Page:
Even if most of us may not be ‘breakfast people’ in our daily lives, when we travel, we become scavengers for what new cultures eat in the morning; we go looking for the best coffee, the crispest dosas, the best bowl of breakfast noodles that a place has to offer.

One day, we sat talking about our favourite travel memories – and it emerged that all of them had to do with the first thing we ate in the morning. Think coffee and kaya toast in Singapore, pork noodles in Cambodia, a perfect nihari in Delhi, the best kachori in Rajasthan, a fish curry eaten at the docks in Goa – travel breakfasts formed solid, lasting memories in all our minds.

In everyday life, many of us at enthucutlet struggle to make it to a hearty breakfast everyday. (Except our editor-in-chief Roshni, who recommends tossing up quick things like miso oats, and an eggs, greens, and seeds salad, with hung yoghurt and crushed green chilli dressing). We all love breakfast on the road. So here’s presenting our third season, Will Travel For Breakfast; in which we see how travel intersects with the morning meal, and what these first meals tell us about new cultures, customs, and ourselves.

In this season, we think of ‘travel’ in different ways – not only as escapades to beautiful places, but also as migration, as movement between different parts of a large city, about leaving home for work, and making transit journeys that we take everyday in fast trains and underground metros – our appetites brewing in our minds.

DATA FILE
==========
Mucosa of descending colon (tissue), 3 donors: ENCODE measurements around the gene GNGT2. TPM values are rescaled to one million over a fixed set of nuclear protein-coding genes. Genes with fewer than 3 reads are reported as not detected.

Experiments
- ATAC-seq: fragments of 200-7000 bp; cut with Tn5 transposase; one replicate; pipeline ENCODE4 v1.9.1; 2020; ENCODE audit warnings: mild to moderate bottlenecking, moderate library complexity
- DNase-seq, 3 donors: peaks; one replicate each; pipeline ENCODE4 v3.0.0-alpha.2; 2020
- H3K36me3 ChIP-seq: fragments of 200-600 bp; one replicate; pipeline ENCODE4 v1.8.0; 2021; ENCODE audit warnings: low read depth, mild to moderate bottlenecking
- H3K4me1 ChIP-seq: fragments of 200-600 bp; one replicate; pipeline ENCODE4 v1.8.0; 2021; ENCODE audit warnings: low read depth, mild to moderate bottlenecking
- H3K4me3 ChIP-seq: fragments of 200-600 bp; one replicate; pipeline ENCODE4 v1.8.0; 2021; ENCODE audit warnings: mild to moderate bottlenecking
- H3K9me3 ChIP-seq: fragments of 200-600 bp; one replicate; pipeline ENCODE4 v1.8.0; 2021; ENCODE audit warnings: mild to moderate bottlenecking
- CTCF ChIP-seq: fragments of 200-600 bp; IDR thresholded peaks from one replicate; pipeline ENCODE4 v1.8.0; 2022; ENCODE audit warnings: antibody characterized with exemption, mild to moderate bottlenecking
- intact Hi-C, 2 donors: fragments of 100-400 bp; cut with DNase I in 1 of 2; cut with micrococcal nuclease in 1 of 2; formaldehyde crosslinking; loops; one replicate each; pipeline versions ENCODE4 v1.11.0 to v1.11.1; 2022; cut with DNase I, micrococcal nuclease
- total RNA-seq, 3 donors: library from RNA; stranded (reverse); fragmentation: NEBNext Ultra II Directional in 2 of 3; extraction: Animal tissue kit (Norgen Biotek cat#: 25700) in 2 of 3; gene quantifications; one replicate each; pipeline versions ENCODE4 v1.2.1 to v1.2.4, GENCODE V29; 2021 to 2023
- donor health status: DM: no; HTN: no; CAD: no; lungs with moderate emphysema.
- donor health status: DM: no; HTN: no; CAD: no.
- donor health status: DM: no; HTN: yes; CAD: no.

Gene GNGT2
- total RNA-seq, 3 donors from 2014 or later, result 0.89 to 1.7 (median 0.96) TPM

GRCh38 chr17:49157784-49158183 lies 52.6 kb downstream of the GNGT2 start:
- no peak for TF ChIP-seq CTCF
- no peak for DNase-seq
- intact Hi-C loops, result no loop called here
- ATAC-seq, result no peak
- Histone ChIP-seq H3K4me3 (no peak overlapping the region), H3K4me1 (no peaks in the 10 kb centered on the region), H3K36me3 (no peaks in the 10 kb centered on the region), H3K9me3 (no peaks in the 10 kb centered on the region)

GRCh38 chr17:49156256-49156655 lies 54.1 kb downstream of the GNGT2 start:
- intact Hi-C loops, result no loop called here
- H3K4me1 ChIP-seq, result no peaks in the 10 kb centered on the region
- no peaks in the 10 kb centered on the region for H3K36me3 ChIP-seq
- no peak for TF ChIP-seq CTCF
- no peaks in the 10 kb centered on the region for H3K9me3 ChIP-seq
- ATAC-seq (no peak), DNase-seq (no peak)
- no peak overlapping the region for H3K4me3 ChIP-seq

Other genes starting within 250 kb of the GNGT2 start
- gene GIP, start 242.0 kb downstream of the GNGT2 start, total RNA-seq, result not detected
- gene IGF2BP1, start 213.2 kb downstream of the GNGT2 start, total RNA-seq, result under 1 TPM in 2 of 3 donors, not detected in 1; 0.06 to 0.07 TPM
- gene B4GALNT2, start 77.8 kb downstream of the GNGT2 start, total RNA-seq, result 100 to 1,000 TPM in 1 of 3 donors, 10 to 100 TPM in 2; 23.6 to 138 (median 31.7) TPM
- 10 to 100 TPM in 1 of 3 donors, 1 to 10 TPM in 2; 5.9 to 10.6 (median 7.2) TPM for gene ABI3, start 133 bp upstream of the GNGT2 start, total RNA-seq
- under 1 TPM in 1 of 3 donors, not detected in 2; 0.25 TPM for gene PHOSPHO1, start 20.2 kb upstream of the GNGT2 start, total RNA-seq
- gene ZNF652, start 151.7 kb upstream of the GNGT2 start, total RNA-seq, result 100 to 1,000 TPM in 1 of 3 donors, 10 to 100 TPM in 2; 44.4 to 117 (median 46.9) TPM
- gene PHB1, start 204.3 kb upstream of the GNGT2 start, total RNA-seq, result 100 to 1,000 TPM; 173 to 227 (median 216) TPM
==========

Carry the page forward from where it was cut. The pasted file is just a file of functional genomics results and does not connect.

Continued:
Our writers in this season decode these themes too – when they write about the Mughlai breakfasts of Kolkata brought to the thriving cosmopolis by enterprising migrants, or when they think about how South-Asian breakfasts mutated as they moved across the world.

In Will Travel For Breakfast, we have meditations on recreating a beloved breakfast from Karachi in Delhi, and how borders live within us all. Sometimes breakfasts can be borderless – as in the case of the well-travelled Parsi breakfast that absorbs myriad influences to become a tradition unto itself. We have ruminations on beautiful breakfast sandwiches, and tireless street-food breakfast sellers in cities, for whom moving for breakfast is not indulgence, but also survival. In this season, writers think about breakfasts in poetry that’s been infused with dynamism and movement, and also about how traditional methods of breakfast in nomadic pastoralists communities can give us hints of ways of eating in the future. Breakfast is so many things to so many people – it is a way to participate in a community’s most sacred, and quotidien rituals; it is a path to finding out more about ourselves.

Before you dive into Season 3, consider the variety of meanings that travel can take, the diversity of foods that can feed us when in transit, going somewhere else, or returning to what may be most familiar to us.

Maybe when you read this, you are on a train to somewhere new, waiting in line for security check, or chewing time until a local arrives at the station, so you can head to work. If you are, we recommend getting yourself your breakfast of choice. It’ll only take a minute! And then, off you go.